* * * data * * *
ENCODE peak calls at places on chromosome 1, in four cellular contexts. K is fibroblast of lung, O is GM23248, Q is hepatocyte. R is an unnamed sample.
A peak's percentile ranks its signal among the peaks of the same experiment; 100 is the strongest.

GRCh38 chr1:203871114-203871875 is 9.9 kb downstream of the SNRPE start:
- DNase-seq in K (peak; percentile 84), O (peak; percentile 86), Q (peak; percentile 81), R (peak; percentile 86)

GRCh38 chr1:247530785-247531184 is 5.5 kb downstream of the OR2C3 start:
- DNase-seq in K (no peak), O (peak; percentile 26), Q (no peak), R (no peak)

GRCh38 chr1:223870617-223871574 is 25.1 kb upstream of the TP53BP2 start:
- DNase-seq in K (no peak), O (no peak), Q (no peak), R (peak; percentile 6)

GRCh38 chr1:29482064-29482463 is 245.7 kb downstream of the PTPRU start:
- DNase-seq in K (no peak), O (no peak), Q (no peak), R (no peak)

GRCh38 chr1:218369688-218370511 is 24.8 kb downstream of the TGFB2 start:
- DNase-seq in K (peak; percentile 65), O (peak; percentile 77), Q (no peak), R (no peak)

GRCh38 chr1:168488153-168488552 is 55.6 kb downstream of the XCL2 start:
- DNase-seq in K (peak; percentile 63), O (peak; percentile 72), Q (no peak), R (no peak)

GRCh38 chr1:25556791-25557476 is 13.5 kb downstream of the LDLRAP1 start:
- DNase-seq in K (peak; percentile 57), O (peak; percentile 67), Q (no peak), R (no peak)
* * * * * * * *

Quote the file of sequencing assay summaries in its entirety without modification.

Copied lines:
ENCODE peak calls at places on chromosome 1, in four cellular contexts. K is fibroblast of lung, O is GM23248, Q is hepatocyte. R is an unnamed sample.
A peak's percentile ranks its signal among the peaks of the same experiment; 100 is the strongest.

GRCh38 chr1:203871114-203871875 is 9.9 kb downstream of the SNRPE start:
- DNase-seq in K (peak; percentile 84), O (peak; percentile 86), Q (peak; percentile 81), R (peak; percentile 86)

GRCh38 chr1:247530785-247531184 is 5.5 kb downstream of the OR2C3 start:
- DNase-seq in K (no peak), O (peak; percentile 26), Q (no peak), R (no peak)

GRCh38 chr1:223870617-223871574 is 25.1 kb upstream of the TP53BP2 start:
- DNase-seq in K (no peak), O (no peak), Q (no peak), R (peak; percentile 6)

GRCh38 chr1:29482064-29482463 is 245.7 kb downstream of the PTPRU start:
- DNase-seq in K (no peak), O (no peak), Q (no peak), R (no peak)

GRCh38 chr1:218369688-218370511 is 24.8 kb downstream of the TGFB2 start:
- DNase-seq in K (peak; percentile 65), O (peak; percentile 77), Q (no peak), R (no peak)

GRCh38 chr1:168488153-168488552 is 55.6 kb downstream of the XCL2 start:
- DNase-seq in K (peak; percentile 63), O (peak; percentile 72), Q (no peak), R (no peak)

GRCh38 chr1:25556791-25557476 is 13.5 kb downstream of the LDLRAP1 start:
- DNase-seq in K (peak; percentile 57), O (peak; percentile 67), Q (no peak), R (no peak)